Sometimes I worry I have grown numb as a doctor. I see things every day I cannot wrap my brain around, things the average person not in the medical field would be horrified by: 12-year-olds strung out on Molly and cocaine, young children sexually abused and trafficked, babies diagnosed with terminal diseases. And yet day after day, I leave my hospital shift, head home to my own babies, and continue on with my life as though these horrible things do not really happen to other people's children.
But today I would like to say thank you. Thank you for showing me I am not numb, I am still vulnerable, I have not become jaded by the evil that exists in this world.
I held your 5-week-old baby last night, long after the other patients had been put to bed and the lights in the nurses' station were dimmed. I was exhausted after a long night in the ER admitting patient after patient. I desperately wanted just a couple of minutes of rest before the next phone call or the next emergency. But as I walked by your baby's hospital room, something stopped me from heading straight to my call room. Something pulled me into his room, to his bedside. Your son looked so small, so vulnerable, so alone in that big crib, with only the cardiac monitor casting a soft light behind him.
It was just the two of us at 3:00 a.m. in that cold, sparse hospital room, lullaby music playing softly in the background. I wondered for a fleeting second who turned the music on, knowing it would soothe him to sleep. As I stood over your son's crib for what seemed like an eternity, I watched his chest rise and fall, deep in sleep.
I couldn't help myself. I picked up your son, careful not to pull out his IV or disturb his cardiac monitor leads. We sat in the chair and rocked. I knew he couldn't see me, for the devastating trauma you inflicted on his brain when you shook him has left him blind. I felt his tense little muscles, willing him to relax, but knowing after such a terrible brain injury, after all of his seizures, he is unlikely to ever be neurologically normal again.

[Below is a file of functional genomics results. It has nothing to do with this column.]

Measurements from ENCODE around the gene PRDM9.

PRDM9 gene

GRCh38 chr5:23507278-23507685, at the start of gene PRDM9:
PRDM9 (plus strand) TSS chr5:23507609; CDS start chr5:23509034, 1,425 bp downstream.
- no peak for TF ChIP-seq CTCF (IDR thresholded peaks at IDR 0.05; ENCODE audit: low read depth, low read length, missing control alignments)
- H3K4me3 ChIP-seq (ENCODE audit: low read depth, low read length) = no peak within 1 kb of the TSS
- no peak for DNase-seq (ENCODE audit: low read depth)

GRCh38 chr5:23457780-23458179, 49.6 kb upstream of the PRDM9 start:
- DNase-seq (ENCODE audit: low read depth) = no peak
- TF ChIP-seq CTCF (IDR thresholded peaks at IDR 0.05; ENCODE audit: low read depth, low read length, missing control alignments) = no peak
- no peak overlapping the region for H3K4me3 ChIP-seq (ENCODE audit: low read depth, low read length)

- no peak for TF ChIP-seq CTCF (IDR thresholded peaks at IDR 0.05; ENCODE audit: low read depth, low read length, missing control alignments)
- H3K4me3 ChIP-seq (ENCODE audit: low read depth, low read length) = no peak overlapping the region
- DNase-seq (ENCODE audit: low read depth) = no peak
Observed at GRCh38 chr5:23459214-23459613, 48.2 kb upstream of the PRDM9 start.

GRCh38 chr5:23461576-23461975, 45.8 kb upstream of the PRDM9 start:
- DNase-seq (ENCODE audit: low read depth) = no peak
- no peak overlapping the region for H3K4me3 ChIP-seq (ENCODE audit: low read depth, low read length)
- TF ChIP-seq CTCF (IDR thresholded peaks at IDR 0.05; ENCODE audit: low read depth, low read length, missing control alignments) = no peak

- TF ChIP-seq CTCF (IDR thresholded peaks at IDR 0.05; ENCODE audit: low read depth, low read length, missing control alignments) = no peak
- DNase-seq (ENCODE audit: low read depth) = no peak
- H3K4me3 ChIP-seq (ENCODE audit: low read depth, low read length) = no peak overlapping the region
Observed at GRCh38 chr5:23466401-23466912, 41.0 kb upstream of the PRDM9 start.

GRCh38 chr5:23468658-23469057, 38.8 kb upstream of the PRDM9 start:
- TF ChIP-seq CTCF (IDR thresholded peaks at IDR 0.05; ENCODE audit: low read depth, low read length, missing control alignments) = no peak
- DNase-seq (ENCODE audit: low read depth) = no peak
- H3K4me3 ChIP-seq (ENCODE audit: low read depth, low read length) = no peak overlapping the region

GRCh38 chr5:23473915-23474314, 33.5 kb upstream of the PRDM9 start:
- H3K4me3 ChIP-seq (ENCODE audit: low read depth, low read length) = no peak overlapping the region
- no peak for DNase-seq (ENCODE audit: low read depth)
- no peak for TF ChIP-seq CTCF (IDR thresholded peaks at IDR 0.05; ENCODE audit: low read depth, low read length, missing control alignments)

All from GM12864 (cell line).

Why did you do it? I know your son was probably crying and crying and crying, because that's just what babies do at this age. Why didn't you just put him in his crib and walk away, go outside and smoke a cigarette, call someone to come and help you? Why didn't you do anything besides shake him like a rag doll until he wasn't breathing, then call 911 out of desperation when you realized what you had done?
Your son will probably never walk, never see a sunrise, never play on the playground. I would have taken your son that day if I had known. I would have given you a break, let you cool off, saved him from a lifetime of seizures, blindness, and developmental devastation.
I hope your son finds someone who will love him when he goes to foster care today. A mom who will treat him as if he were her own flesh and blood. A family who will love on him and invest in him and give him every opportunity to make the best he can of the life you have destroyed.
As for you, I hope you live every day of the rest of your life behind bars, crushed with the overwhelming guilt that you have destroyed the life of another human being. Your own flesh and blood. Your son.
With all sincerity,
The on-call doctor on the pediatric floor